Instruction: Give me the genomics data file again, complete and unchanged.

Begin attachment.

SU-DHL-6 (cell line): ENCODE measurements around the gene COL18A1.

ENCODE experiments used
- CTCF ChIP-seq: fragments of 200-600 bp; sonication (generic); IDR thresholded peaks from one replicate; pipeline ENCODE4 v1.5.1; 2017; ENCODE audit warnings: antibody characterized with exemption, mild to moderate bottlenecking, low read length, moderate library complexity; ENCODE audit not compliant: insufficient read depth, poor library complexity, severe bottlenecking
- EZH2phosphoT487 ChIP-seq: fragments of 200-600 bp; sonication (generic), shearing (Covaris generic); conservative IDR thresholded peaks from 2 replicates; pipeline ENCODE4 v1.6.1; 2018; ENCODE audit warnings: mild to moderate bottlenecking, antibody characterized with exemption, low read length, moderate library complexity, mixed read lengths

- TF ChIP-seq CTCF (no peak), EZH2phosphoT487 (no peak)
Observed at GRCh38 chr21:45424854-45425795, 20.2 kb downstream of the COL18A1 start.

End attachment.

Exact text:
SU-DHL-6 (cell line): ENCODE measurements around the gene COL18A1.

ENCODE experiments used
- CTCF ChIP-seq: fragments of 200-600 bp; sonication (generic); IDR thresholded peaks from one replicate; pipeline ENCODE4 v1.5.1; 2017; ENCODE audit warnings: antibody characterized with exemption, mild to moderate bottlenecking, low read length, moderate library complexity; ENCODE audit not compliant: insufficient read depth, poor library complexity, severe bottlenecking
- EZH2phosphoT487 ChIP-seq: fragments of 200-600 bp; sonication (generic), shearing (Covaris generic); conservative IDR thresholded peaks from 2 replicates; pipeline ENCODE4 v1.6.1; 2018; ENCODE audit warnings: mild to moderate bottlenecking, antibody characterized with exemption, low read length, moderate library complexity, mixed read lengths

- TF ChIP-seq CTCF (no peak), EZH2phosphoT487 (no peak)
Observed at GRCh38 chr21:45424854-45425795, 20.2 kb downstream of the COL18A1 start.